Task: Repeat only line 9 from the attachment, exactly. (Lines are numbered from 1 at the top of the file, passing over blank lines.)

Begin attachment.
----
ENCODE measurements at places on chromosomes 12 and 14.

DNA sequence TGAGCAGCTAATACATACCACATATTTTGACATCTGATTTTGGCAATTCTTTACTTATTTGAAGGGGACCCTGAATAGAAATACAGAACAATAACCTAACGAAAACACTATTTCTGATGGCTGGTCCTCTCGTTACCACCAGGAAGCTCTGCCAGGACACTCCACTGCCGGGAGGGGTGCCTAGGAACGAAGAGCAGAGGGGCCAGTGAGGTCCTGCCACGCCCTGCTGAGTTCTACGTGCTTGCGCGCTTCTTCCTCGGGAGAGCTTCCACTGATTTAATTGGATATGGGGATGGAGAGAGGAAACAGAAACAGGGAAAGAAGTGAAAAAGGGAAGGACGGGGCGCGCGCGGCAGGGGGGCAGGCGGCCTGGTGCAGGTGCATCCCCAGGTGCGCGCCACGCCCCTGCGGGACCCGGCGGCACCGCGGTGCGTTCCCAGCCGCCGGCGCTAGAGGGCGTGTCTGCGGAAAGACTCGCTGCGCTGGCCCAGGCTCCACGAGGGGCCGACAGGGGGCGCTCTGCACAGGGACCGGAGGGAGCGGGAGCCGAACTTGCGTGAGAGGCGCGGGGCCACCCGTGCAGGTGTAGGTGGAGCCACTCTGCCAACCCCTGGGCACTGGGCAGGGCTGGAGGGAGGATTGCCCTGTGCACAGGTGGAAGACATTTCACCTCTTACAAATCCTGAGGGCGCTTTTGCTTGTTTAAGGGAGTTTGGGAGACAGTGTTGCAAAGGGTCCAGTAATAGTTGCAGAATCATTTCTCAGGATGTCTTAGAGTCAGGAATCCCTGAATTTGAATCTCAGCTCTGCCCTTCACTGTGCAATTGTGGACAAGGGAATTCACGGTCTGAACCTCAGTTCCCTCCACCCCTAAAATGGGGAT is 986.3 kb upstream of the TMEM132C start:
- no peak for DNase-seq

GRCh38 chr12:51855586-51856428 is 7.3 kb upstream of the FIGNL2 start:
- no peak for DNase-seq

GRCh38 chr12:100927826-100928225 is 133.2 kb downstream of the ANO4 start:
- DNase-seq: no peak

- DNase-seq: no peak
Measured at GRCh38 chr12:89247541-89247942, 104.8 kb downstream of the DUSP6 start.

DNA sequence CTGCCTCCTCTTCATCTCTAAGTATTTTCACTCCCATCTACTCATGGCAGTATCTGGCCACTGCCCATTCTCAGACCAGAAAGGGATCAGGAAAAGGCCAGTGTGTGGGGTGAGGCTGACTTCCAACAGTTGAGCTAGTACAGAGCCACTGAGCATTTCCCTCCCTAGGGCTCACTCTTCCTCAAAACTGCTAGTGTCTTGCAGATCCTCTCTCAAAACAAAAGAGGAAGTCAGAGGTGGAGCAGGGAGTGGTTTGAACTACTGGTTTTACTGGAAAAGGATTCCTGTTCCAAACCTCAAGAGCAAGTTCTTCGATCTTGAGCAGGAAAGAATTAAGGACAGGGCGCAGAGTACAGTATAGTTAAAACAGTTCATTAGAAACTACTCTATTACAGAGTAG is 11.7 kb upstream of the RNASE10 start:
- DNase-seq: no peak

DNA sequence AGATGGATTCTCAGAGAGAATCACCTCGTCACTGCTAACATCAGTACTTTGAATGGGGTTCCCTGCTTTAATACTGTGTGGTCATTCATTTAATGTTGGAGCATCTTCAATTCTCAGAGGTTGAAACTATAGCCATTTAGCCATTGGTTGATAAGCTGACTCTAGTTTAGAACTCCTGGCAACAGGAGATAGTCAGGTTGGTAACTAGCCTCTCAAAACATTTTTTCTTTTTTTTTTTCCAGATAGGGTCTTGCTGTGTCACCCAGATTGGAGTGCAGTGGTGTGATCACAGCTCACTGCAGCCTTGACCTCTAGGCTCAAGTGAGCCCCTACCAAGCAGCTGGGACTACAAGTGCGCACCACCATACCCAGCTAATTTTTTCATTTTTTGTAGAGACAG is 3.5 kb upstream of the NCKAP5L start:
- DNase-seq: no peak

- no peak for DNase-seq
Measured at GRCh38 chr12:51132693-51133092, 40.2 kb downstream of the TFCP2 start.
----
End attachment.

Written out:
Measured at GRCh38 chr12:89247541-89247942, 104.8 kb downstream of the DUSP6 start.